Most writers do. Most writers write to persuade, if only out of habit or politeness. But I don't write to persuade; I write to figure out. I write to persuade a hypothetical perfectly unbiased reader.

Since the custom is to write to persuade the actual reader, someone who doesn't will seem arrogant. In fact, worse than arrogant: since readers are used to essays that try to please someone, an essay that displeases one side in a dispute reads as an attempt to pander to the other. To a lot of pro-union readers, the first paragraph sounds like the sort of thing a right-wing radio talk show host would say to stir up his followers. But it's not. Something that curtly contradicts one's beliefs can be hard to distinguish from a partisan attack on them, but though they can end up in the same place they come from different sources.

Would it be so bad to add a few extra words, to make people feel better? Maybe not. Maybe I'm excessively attached to conciseness. I write code the same way I write essays, making pass after pass looking for anything I can cut. But I have a legitimate reason for doing this. You don't know what the ideas are until you get them down to the fewest words. [3]

The danger of the second paragraph is not merely that it's longer. It's that you start to lie to yourself. The ideas start to get mixed together with the spin you've added to get them past the readers' misconceptions.

I think the goal of an essay should be to discover surprising things. That's my goal, at least. And most surprising means most different from what people currently believe. So writing to persuade and writing to discover are diametrically opposed. The more your conclusions disagree with readers' present beliefs, the more effort you'll have to expend on selling your ideas rather than having them. As you accelerate, this drag increases, till eventually you reach a point where 100% of your energy is devoted to overcoming it and you can't go any faster.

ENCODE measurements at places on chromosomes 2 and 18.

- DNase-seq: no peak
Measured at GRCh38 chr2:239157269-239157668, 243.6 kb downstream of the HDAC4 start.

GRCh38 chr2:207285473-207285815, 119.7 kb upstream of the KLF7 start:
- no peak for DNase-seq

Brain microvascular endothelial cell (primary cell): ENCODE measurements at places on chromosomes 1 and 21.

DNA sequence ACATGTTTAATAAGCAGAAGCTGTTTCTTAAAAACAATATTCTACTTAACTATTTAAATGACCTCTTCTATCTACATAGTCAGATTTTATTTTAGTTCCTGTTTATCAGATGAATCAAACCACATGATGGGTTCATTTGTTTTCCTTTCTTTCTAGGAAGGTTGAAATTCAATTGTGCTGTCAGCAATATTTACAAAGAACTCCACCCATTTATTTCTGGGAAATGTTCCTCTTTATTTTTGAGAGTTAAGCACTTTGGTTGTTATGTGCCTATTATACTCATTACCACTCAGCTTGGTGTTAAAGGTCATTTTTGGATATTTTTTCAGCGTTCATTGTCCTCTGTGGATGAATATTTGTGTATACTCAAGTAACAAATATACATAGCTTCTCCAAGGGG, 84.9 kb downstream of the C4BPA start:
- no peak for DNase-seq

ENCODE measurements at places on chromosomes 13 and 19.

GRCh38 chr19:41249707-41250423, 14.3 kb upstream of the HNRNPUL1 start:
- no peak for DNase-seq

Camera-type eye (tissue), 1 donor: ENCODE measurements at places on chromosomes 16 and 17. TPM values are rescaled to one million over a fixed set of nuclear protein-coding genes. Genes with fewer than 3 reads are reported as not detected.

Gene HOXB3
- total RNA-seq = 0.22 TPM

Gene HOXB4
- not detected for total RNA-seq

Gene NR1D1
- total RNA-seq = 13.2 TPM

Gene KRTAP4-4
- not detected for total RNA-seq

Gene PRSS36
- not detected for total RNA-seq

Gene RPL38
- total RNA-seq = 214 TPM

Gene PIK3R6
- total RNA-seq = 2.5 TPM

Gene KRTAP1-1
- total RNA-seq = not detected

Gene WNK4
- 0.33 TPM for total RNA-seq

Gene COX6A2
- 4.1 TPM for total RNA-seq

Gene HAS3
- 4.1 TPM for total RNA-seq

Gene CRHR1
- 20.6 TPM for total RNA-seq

It's hard enough to overcome one's own misconceptions without having to think about how to get the resulting ideas past other people's. I worry that if I wrote to persuade, I'd start to shy away unconsciously from ideas I knew would be hard to sell. When I notice something surprising, it's usually very faint at first. There's nothing more than a slight stirring of discomfort. I don't want anything to get in the way of noticing it consciously.


[1] I had a strange feeling of being back in high school writing this. To get a good grade you had to both write the sort of pious crap you were expected to, but also seem to be writing with conviction. The solution was a kind of method acting. It was revoltingly familiar to slip back into it.

[2] Exercise for the reader: rephrase that thought to please the same people the first version would offend.

[3] Come to think of it, there is one way in which I deliberately pander to readers, because it doesn't change the number of words: I switch person. This flattering distinction seems so natural to the average reader that they probably don't notice even when I switch in mid-sentence, though you tend to notice when it's done as conspicuously as this.

Thanks to Jessica Livingston and Robert Morris for reading drafts of this.

Note: An earlier version of this essay began by talking about why people dislike Michael Arrington. I now believe that was mistaken, and that most people don't dislike him for the same reason I did when I first met him, but simply because he writes about controversial things.